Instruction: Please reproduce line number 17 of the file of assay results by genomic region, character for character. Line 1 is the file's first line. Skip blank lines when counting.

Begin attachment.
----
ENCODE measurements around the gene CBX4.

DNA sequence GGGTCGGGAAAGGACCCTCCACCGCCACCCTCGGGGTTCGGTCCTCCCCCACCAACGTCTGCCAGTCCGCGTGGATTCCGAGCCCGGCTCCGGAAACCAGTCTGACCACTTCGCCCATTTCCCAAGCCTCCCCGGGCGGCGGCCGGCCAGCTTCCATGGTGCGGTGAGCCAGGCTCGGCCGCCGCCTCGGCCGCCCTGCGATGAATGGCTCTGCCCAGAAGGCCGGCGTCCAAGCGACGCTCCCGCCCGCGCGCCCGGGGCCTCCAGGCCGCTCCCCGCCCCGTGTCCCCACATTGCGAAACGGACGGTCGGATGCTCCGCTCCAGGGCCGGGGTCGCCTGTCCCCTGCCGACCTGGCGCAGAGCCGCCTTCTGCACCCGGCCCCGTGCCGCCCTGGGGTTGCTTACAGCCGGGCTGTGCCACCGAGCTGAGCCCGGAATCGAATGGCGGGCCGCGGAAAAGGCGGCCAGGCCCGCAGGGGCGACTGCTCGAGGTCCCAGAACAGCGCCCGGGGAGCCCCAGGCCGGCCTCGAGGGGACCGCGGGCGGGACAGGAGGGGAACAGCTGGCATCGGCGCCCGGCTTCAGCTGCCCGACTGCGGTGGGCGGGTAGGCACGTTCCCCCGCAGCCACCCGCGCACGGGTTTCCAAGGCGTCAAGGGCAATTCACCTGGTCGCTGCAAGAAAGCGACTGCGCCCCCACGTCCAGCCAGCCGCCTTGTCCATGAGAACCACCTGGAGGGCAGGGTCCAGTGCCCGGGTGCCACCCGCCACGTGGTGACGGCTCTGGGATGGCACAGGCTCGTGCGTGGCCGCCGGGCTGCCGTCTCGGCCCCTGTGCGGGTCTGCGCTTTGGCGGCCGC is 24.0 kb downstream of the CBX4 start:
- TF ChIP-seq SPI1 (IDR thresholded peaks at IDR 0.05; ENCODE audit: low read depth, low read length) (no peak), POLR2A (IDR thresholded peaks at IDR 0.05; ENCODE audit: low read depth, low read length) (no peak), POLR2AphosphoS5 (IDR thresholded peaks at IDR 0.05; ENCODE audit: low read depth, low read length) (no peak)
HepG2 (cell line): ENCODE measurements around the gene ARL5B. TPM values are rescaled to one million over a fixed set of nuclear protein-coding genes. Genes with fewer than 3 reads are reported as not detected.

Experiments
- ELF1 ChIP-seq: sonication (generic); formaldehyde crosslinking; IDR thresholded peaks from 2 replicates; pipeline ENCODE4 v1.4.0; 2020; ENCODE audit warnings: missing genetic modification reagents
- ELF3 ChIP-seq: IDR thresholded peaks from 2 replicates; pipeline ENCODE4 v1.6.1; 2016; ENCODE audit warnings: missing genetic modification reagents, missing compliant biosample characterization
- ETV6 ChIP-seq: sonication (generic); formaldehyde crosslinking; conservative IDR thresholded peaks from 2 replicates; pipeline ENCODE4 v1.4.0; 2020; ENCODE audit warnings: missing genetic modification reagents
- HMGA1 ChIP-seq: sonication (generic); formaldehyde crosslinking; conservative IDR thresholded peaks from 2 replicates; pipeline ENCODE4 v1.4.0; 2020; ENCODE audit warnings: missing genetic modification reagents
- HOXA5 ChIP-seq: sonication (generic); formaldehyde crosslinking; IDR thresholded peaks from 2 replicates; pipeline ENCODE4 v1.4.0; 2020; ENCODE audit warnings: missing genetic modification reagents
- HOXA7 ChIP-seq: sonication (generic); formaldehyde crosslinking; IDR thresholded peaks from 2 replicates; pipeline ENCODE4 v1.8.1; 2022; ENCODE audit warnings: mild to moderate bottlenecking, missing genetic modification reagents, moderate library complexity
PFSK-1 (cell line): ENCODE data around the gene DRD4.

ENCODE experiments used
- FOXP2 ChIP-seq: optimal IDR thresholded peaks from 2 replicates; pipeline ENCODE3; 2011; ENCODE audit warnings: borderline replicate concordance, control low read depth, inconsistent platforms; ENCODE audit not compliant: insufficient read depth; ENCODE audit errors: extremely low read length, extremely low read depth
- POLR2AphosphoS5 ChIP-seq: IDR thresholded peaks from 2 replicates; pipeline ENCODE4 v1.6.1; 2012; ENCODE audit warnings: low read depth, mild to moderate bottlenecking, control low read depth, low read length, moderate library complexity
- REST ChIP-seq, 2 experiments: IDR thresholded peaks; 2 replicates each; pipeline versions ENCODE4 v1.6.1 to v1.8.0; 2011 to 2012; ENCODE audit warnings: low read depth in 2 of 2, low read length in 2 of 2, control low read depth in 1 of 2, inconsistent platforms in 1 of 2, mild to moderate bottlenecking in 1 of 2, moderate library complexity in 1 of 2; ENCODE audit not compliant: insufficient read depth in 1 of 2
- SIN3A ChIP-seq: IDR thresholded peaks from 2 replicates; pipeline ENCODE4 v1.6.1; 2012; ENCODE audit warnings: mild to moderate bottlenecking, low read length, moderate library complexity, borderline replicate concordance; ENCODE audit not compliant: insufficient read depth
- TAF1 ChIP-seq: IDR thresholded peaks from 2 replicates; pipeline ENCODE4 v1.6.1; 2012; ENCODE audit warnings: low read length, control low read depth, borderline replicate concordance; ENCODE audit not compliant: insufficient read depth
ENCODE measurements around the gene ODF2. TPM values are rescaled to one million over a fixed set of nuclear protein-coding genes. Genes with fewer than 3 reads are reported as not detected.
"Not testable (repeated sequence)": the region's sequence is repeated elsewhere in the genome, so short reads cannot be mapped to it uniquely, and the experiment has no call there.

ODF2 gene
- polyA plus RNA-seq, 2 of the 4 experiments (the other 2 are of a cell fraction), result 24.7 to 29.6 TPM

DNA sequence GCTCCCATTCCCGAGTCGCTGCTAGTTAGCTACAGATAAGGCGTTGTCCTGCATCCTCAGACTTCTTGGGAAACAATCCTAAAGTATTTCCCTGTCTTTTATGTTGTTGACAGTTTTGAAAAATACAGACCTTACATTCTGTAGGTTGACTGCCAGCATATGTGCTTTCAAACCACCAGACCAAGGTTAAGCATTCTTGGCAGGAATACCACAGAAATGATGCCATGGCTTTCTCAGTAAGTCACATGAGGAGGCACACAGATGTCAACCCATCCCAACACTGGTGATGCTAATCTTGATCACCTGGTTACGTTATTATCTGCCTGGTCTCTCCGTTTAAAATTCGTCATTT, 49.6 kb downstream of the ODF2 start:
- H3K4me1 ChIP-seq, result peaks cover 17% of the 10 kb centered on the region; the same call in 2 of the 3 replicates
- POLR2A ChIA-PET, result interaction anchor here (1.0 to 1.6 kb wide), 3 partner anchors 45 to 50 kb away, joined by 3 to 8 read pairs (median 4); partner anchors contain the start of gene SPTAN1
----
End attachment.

- SIN3A ChIP-seq: IDR thresholded peaks from 2 replicates; pipeline ENCODE4 v1.6.1; 2012; ENCODE audit warnings: mild to moderate bottlenecking, low read length, moderate library complexity, borderline replicate concordance; ENCODE audit not compliant: insufficient read depth